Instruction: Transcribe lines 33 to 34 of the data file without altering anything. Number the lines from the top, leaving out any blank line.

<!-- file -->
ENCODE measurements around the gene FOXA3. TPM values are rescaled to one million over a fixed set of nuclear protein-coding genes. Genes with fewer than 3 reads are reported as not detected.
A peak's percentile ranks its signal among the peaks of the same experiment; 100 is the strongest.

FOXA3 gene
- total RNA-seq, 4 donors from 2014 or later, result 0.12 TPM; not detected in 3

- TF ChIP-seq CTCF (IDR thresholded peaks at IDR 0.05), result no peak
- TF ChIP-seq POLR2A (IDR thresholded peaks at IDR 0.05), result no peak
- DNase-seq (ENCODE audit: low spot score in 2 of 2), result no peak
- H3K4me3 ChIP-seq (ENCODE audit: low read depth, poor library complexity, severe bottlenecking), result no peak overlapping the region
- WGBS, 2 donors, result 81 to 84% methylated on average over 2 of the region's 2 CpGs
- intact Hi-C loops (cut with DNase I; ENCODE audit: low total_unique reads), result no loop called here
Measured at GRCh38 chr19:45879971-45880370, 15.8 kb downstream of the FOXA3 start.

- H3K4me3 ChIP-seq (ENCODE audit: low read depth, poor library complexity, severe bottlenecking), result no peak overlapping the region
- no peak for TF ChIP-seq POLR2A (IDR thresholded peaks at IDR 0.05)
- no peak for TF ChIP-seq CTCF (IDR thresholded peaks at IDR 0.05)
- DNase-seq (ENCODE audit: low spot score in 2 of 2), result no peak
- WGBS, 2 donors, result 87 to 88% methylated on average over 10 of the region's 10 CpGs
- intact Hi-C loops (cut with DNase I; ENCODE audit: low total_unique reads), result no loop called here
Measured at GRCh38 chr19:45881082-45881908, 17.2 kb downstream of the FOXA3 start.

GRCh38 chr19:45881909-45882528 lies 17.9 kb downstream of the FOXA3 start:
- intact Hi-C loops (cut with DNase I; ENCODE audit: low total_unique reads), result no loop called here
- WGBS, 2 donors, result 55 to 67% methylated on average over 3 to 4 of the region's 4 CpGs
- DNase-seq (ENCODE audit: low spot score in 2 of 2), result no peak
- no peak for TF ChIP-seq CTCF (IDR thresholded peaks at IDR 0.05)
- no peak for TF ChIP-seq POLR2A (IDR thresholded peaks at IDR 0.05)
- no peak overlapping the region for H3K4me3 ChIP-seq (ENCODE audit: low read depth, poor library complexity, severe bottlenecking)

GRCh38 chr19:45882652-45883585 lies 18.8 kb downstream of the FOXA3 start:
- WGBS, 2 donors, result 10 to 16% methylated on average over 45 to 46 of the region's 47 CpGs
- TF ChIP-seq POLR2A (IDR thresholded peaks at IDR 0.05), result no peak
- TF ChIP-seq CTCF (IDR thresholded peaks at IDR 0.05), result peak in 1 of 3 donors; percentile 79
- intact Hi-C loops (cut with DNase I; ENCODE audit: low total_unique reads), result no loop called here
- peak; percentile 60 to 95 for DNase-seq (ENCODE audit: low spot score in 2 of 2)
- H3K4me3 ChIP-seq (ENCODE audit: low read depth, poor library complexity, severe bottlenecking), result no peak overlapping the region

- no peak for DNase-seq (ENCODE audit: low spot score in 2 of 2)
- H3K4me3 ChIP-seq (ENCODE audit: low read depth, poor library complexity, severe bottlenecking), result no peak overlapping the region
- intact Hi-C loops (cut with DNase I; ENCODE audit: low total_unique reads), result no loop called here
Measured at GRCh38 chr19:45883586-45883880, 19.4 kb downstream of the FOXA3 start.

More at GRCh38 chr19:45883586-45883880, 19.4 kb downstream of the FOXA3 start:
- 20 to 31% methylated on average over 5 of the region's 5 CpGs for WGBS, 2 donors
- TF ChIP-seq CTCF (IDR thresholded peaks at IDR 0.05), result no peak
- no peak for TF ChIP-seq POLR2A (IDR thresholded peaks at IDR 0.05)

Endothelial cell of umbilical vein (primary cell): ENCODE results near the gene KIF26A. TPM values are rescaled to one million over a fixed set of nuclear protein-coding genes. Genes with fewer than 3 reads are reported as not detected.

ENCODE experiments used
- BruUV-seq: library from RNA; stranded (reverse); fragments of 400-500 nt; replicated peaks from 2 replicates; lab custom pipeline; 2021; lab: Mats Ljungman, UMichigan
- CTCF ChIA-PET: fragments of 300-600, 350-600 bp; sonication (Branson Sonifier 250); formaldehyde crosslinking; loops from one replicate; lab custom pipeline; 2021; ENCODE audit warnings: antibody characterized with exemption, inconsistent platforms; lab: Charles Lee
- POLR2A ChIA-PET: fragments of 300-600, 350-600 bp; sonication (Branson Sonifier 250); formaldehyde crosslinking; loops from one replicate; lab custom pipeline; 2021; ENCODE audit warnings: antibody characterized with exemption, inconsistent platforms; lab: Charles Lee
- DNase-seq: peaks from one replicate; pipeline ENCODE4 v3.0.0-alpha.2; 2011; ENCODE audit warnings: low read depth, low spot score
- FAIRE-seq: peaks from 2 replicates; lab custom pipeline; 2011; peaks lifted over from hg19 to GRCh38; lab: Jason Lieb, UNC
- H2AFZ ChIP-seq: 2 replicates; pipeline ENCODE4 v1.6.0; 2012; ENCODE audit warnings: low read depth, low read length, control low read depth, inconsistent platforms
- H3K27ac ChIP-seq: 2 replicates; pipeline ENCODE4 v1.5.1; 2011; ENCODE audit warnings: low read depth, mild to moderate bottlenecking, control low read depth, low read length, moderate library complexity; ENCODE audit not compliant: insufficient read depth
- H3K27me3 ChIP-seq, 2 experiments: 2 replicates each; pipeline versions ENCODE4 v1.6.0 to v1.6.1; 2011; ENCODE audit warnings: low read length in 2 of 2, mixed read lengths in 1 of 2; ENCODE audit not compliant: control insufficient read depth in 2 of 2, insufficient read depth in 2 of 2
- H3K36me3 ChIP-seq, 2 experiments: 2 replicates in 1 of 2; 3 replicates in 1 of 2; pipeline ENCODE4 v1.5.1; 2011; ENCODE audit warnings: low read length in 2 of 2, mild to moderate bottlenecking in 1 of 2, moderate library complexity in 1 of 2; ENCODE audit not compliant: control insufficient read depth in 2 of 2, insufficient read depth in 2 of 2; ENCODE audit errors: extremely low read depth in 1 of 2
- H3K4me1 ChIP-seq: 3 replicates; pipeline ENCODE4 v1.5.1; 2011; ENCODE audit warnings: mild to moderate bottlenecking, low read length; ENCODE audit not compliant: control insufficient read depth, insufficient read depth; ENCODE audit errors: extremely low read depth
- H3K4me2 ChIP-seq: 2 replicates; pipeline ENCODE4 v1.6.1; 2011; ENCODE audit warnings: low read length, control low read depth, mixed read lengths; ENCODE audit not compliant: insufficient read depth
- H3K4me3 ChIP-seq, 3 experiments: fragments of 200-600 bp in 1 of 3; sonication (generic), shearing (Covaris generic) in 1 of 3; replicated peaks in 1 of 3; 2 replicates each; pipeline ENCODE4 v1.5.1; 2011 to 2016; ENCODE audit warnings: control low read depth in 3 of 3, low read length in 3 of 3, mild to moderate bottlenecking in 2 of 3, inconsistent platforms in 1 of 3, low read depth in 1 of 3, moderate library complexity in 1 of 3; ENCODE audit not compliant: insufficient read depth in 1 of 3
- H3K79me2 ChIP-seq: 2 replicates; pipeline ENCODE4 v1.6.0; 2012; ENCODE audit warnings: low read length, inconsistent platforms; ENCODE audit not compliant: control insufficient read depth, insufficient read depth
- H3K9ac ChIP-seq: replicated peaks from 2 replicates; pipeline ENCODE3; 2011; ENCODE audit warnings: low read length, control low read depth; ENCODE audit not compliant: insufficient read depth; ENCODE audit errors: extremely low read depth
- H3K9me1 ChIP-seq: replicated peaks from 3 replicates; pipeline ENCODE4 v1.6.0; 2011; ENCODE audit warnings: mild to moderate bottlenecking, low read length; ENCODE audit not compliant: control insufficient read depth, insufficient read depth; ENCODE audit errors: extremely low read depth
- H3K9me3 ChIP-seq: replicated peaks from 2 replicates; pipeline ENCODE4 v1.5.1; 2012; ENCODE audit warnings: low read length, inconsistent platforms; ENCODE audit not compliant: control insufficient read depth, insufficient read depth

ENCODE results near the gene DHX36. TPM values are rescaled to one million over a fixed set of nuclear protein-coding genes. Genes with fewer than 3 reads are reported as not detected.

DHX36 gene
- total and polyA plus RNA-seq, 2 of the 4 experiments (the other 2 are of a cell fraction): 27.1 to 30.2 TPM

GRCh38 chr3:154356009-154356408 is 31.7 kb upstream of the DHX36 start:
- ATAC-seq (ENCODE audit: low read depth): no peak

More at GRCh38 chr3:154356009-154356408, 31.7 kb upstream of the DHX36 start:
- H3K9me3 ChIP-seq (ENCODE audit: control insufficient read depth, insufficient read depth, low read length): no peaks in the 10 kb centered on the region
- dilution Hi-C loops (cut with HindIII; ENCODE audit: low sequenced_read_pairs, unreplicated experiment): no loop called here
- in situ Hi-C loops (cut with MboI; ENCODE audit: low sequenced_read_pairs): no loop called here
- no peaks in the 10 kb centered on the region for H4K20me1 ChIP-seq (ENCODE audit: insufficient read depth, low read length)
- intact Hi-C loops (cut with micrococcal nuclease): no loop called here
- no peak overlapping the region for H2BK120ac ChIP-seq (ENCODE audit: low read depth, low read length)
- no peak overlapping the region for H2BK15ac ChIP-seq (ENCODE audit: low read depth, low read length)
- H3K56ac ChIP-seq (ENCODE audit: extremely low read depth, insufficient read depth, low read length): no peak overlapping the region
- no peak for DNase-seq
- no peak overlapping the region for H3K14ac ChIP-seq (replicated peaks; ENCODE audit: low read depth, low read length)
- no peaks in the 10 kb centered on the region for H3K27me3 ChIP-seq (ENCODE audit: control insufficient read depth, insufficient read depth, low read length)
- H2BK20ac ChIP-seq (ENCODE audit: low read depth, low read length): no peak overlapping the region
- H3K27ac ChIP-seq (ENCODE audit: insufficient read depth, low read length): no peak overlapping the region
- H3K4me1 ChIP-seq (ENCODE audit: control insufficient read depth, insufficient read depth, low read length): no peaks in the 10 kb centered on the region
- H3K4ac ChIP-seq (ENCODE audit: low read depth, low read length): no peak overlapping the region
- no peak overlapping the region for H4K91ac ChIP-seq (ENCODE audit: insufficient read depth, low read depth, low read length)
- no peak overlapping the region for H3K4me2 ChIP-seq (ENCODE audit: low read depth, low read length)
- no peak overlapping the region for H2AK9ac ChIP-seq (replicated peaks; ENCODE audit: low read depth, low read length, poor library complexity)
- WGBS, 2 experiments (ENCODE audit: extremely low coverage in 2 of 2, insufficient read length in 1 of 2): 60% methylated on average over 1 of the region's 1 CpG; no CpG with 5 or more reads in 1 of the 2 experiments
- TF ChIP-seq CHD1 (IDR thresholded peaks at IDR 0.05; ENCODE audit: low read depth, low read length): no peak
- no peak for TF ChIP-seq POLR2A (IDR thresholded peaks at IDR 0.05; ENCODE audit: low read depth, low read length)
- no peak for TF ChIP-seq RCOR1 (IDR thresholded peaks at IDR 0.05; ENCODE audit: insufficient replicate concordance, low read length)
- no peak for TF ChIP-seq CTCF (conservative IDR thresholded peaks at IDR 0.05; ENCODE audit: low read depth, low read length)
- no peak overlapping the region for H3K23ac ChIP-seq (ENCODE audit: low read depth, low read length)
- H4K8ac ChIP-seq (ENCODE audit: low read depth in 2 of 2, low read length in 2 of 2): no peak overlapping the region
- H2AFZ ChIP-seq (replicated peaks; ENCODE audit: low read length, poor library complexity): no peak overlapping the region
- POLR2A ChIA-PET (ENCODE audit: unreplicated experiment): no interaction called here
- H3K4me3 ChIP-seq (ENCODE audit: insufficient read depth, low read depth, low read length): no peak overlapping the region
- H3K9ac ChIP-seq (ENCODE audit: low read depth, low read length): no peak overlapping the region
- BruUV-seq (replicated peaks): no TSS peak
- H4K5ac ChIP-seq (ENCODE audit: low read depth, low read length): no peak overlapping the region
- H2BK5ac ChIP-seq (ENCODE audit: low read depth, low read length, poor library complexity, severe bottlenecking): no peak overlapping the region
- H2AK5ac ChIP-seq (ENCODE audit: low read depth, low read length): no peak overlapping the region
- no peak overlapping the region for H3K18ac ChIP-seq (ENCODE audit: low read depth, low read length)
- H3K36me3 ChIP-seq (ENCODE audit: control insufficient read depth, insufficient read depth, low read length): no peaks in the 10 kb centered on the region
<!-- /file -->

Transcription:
- no peak for DNase-seq (ENCODE audit: low spot score in 2 of 2)
- H3K4me3 ChIP-seq (ENCODE audit: low read depth, poor library complexity, severe bottlenecking), result no peak overlapping the region